School Days

School Days Cover

School Days

By Robert B. Parker

Berkley Publishing Group, Mass Market Paperbound, 9780425211342, 304pp.

Publication Date: October 3, 2006

Description
When a Massachusetts boy is accused of mass murder, his socially prominent grandmother, who hires Spenser to investigate, is convinced of his innocence. But Spenser isn t convinced of anything except that there's trouble ahead...


About the Author
Robert B. Parker was the author of seventy books, including the legendary Spenser detective series, the novels featuring Police Chief Jesse Stone, and the acclaimed Virgil Cole Everett Hitch westerns, as well as the Sunny Randall novels. Winner of the Mystery Writers of America Grand Master Award and long considered the undisputed dean of American crime fiction, he died in January 2010.


Praise For School Days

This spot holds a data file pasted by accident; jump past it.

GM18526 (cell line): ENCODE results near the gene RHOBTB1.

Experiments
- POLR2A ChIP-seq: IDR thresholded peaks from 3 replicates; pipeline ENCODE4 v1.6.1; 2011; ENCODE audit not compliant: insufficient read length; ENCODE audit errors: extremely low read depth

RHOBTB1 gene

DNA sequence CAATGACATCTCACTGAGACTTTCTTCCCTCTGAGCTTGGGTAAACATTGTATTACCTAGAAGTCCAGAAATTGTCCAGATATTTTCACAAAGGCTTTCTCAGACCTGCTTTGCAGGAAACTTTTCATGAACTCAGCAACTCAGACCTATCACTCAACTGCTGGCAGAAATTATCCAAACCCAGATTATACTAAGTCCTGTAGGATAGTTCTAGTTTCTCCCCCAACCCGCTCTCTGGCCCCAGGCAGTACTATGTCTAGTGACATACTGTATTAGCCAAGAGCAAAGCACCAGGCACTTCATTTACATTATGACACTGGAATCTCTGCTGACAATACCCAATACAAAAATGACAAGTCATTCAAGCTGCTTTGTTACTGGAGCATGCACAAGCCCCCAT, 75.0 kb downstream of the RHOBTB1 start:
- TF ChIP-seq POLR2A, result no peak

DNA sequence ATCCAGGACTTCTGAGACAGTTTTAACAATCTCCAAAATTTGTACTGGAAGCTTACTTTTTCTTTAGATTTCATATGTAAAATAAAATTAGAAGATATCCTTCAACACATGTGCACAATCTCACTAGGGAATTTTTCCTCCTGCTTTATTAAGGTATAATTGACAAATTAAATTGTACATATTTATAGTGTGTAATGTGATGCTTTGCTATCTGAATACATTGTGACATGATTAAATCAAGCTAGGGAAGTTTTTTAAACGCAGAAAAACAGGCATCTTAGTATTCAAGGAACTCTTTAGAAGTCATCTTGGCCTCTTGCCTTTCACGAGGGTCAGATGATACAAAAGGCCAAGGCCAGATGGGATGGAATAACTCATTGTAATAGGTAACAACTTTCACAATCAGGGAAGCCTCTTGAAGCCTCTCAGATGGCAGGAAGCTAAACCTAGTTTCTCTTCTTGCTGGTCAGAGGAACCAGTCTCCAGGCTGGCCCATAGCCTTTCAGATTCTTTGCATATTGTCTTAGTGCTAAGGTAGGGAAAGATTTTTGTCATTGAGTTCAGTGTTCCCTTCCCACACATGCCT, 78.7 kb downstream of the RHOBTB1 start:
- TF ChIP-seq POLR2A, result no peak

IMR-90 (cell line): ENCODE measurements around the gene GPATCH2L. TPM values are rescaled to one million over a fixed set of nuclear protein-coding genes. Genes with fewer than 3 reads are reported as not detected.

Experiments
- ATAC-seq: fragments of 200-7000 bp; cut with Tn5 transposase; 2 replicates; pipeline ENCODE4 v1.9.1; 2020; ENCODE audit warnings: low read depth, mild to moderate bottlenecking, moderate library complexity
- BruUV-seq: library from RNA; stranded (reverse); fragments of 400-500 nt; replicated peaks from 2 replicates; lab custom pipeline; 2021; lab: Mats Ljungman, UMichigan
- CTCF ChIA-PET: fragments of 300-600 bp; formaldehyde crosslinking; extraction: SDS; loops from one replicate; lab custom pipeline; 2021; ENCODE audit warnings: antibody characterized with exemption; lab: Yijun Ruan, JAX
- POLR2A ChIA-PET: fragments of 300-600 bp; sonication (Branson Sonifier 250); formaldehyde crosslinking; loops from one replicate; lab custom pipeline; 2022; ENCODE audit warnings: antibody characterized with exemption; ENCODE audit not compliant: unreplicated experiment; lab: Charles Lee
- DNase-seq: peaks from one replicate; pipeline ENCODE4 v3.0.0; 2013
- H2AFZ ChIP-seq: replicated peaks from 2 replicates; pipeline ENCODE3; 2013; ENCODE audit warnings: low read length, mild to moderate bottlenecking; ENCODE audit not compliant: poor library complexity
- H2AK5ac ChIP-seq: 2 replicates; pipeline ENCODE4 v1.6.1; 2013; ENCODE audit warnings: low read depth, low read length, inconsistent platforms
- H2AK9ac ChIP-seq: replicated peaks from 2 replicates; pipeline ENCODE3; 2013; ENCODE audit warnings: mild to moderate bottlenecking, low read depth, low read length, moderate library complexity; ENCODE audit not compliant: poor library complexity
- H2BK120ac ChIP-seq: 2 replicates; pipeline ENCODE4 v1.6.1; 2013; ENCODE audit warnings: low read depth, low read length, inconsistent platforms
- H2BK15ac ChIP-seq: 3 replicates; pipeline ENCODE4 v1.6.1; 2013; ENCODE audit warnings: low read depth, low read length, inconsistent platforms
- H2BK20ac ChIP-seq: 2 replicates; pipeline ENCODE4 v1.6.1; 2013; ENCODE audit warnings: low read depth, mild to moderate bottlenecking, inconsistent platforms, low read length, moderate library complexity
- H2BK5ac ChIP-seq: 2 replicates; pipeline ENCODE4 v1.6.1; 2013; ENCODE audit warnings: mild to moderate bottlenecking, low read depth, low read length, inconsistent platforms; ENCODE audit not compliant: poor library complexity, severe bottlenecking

“Crackling prose and juicy repartee.”—Entertainment Weekly



“The best Spenser novel since Early Autumn.”—The Associated Press



“Plenty of entertainment…The two-fisted P.I. is in good form and his creator in fine fettle here.”—Los Angeles Times




“Spenser fans…will be thrilled to have their wise-cracking Boston private eye back again…navigating the perilous shoals of suburban discontent and ripped-from-the-headlines horror stories—with only his fanciful German pointer, Pearl, to keep him company.”—New York Post



“Spenser returns! He fights, he flirts, he cooks, he wisecracks, he quotes poetry. This thirty-third outing for the Boston private eye is one of the most psychologically astute and well-choreographed entries in the entire series. This is a high point in one of the genre’s classic series.”—Booklist



”A pleasure…another solid installment in this fine, enduring series.”—Publishers Weekly



“Vintage Parker…Everyone interested in mystery and contemporary writing in general should read at least one of the Spenser novels.”—Library Journal



“Parker is at the top of his game…School Days [is] one of the best and most timely books Mr. Parker has ever written.”—Midwest Book Review



“A crackling yarn.”—Boston Magazine